Structures 4 / Advance Structures topics include:. Efficient systems selection for varying building type and span conditions, reuse and flexibility in configuration, recycled and renewable content, component recycling through disassembly and deconstruction, LCA and low embodied energy content and shape and profile design for optimum load carrying capacity with least weight, strength to weight ratios, and overall sustainable meta matrix evaluations of most desirable sustainable structural materials. A handout of current research on structural systems and the thermal mass impact in office buildings is included in course materials.

Potential enhancements of sustainability content:
Some existing quiz problems demonstrate some of the strategies above. These could be augmented. A possible new course could be devoted to sustainable structures and alternative materials as part of building systems. This could include the relationship to "lean construction methods." There is potential to develop REVIT applications for structural systems to augment interoperability with sustainable software applications for design of green architecture.

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Integrated Design Studio 3 / Integrated Design Studio 4

Course Number: ARC3117/ ARC3126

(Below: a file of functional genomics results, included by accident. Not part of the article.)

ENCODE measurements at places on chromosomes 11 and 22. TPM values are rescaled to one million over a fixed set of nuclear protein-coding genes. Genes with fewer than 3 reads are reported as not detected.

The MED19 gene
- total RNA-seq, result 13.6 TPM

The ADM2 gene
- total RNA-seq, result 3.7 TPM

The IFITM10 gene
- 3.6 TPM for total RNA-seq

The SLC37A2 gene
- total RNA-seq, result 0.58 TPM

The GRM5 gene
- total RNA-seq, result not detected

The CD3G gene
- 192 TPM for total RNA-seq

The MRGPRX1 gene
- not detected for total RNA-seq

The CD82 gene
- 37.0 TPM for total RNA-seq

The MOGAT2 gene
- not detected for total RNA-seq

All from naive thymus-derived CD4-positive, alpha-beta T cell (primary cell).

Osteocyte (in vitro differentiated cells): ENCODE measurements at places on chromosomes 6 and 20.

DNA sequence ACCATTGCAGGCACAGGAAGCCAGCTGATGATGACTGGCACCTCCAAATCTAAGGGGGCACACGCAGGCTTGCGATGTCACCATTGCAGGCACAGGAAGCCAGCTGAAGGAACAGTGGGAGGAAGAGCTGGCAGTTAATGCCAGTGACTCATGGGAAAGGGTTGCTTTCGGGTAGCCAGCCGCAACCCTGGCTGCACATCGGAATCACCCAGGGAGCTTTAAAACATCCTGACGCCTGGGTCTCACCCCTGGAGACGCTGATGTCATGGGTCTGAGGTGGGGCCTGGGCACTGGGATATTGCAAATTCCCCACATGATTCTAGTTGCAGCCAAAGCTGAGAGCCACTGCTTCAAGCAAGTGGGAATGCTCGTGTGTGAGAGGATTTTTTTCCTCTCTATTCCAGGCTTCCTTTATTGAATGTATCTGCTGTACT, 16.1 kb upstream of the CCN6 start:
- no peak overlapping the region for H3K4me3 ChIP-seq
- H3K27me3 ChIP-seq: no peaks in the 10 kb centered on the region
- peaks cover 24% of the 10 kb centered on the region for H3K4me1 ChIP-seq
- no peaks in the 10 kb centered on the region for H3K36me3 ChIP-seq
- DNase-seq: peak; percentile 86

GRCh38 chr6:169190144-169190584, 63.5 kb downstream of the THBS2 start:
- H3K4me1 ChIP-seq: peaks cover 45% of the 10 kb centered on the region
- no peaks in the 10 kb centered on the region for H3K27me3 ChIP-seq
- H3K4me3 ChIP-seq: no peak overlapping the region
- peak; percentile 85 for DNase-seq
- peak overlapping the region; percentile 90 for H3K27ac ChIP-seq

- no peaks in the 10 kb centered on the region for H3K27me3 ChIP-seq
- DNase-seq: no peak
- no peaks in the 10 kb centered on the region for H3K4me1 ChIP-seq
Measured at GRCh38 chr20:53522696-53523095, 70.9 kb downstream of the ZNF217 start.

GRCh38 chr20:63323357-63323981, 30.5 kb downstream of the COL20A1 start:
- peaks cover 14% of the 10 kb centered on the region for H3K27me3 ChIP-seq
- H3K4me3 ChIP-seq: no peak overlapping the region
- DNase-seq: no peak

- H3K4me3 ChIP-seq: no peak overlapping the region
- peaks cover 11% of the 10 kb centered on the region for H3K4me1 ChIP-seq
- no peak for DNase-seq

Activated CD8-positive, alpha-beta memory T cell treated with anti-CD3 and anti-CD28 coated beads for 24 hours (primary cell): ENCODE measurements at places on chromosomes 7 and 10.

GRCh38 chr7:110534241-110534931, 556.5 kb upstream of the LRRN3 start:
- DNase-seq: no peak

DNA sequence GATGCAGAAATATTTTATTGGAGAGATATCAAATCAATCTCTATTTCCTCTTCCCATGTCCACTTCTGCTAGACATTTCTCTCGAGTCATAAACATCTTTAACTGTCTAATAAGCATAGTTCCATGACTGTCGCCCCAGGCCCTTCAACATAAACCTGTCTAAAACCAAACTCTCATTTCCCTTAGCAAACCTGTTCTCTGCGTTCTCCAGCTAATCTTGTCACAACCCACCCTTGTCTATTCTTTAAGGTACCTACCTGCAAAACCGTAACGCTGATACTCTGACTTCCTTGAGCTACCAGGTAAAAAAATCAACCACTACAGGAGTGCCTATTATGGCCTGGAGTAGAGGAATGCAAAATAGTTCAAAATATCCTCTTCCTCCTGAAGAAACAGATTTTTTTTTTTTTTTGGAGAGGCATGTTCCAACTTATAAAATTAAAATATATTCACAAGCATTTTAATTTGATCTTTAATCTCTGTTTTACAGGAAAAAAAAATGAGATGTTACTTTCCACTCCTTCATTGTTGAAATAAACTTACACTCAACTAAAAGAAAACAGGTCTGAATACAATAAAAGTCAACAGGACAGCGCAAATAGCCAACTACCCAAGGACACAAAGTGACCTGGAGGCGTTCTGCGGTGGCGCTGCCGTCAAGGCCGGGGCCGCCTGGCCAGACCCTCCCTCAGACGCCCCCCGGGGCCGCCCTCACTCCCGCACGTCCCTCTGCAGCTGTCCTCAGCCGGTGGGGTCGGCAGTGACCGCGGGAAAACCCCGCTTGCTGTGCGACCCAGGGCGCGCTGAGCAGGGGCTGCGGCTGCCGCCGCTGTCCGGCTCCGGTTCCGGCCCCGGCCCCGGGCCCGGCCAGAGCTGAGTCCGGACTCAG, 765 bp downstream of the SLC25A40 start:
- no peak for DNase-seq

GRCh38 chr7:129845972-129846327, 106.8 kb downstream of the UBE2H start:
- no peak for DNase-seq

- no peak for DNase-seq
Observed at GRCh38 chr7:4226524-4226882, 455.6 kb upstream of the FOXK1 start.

Topics Introduced:

  1. LEED as a yardstick
  2. Leaders in sustainable design
  3. Case studies
  4. Environment as form giver
  5. Green roofs
  6. Sustainability in the urban context

Overview of current sustainability content:
The IDS3 Landscape global lecture expands on topics introduced in IDS1, with an emphasis on the works of sustainable pioneers such as William McDonough, Edward Mazria, and Malcolm Wells.  Case studies introduced include the Kresgie Foundation, the Herman Miller building initiative, and the Lewis Center at Oberlin College. 

Issues considered in the urban studio component include density, mixed use, pedestrian friendly environment, transportation, orientation of buildings, alternative energy sources, rain water recycling,  retention ponds, green roofs, porous parking, landscape, urban agriculture, smart growth, New Urbanism, regionalism, sustainable neighborhood design, environmental justice, and sustainable revitalization.

Potential enhancements of sustainability content: